Also too lazy to check out the affiliations of this expert. Yes, there are hazards, but there has been such a facility in my neighborhood for a very long time and it isn't exactly in a lightly populated area, either. We don't have quarrying activity nearby, however.

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Yeah, um, I don't recall any oil tanker incidents that leveled 35 houses, caused an eight-alarm fire and killed eight people. Call me crazy, but when you have a consultant from the industry in question telling you that this is a bad (or extremely atypical, at least) location, you should listen.

"Hm... natural gas transfer facility right across the street from an active quarry... what could possibly go wrong?"

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Add up all the tanker accidents versus this one incident ...

Single large incidents get the press and memory. Numerous smaller incidents that add up to massive damage and mayhem do not. A prime example is that 30,000+ people die due to motor vehicle travel every year ... one or two at at time ... and yet many people get far more worked up over terrorism risks on transit. That isn't to say these risks don't exist - just to say that a sense of overall proportion needs to enter into the discussion.

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I'm pretty sure that if you add up all the houses destroyed by oil tankers in the last four or five years, the number is still less than 35.

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That was a train disaster, but still part of the vehicle based transport of fuel vs. pipeline.

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From the Wall Street Journal of all places ...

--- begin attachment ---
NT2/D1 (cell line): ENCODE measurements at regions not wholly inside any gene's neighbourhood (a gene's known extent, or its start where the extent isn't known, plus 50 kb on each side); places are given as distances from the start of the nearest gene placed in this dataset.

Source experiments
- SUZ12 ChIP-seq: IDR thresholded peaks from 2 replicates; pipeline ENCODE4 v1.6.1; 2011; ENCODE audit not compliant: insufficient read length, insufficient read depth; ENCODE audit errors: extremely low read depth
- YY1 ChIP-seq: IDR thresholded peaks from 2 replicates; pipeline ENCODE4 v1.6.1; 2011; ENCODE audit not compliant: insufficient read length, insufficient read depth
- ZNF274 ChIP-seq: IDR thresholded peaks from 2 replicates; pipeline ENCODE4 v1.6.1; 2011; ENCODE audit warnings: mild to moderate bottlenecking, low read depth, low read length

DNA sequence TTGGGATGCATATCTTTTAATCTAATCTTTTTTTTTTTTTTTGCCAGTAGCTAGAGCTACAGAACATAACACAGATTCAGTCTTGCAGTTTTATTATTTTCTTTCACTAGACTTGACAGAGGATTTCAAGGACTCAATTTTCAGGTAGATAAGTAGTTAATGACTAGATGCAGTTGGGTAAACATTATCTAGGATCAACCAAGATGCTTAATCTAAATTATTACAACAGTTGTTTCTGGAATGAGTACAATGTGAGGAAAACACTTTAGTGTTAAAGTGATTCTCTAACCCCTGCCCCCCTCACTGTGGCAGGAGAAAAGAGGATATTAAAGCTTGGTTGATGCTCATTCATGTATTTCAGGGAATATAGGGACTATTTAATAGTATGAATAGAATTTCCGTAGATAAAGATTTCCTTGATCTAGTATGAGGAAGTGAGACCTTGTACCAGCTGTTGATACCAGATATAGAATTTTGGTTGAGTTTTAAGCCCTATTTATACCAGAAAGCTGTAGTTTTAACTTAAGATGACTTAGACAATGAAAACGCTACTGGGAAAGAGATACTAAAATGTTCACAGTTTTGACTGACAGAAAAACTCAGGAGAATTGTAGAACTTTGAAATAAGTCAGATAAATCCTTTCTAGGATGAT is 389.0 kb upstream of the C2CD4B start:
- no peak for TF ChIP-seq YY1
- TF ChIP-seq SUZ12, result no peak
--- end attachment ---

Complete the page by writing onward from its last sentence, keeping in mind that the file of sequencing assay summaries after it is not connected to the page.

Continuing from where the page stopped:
http://online.wsj.com/articles/north-dakota-fracking-behind-the-oil-trai...

Lac-Megantic isn't the only one. Here's a compilation of recent mayhem:
http://news.nationalgeographic.com/news/energy/2014/07/140723-united-sta...

I also drove past the wreckage of a massive train wreck in Saskatchwan in September that (thankfully) wasn't near any thing except the highway. It wasn't an oil-only train, but there were some burned out tankers. They were still repairing TransCanada 1 in that area as a result.

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How about that oil tanker that spilled in Everett a few years ago and torched a neighborhood? It wasn't 35 houses but I'm sure if you add up all the mayhem caused by oil truck accidents, electrical fires, and electrocutions those two utilities cause far more deaths than natural gas. Natural gas explosions are just more dramatic.

Besides, this project sounds like it will only help avoid an accident like the one in California. It will allow for reduced pressure in mains and will be built to modern standards, with far better welds than they could produce in the 1950's when the California pipeline was built.

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...I guess the Lac Megantic disaster would probably qualify, although it was rail and not road. But it's really neither here nor there, is it? As my granddad would say, "This is not a competition to see who's the worst." The fact that rail and road disasters happen doesn't somehow make other delivery mechanisms safe; what bizarre and childish thinking is that?

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'' . An average of 80 tankcars per train was carried on this route[29] under the supervision of one person only ''

That does not add up to credible safe operating procedure in my book.

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"We don't have quarrying activity nearby, however."

THAT'S what I'm worried about. I'm 2 blocks from the quarry and once a month or so the blast shakes my house hard enough to tilt my picture frames. The pipeline would curve right around the quarry's edge. I would like to see A LOT of information on how well those pipe welds stand up to stress testing before I'll be comfortable with the idea of the pipeline there.

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Hydrogen is our friend , sometimes! Ouch....

http://tribktla.files.wordpress.com/2013/11/rig-fir.jpg?w=450&h=254

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Are there any local neighborhood or activist groups that are opposed to this pipeline?

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Now this is something to be up in arms about....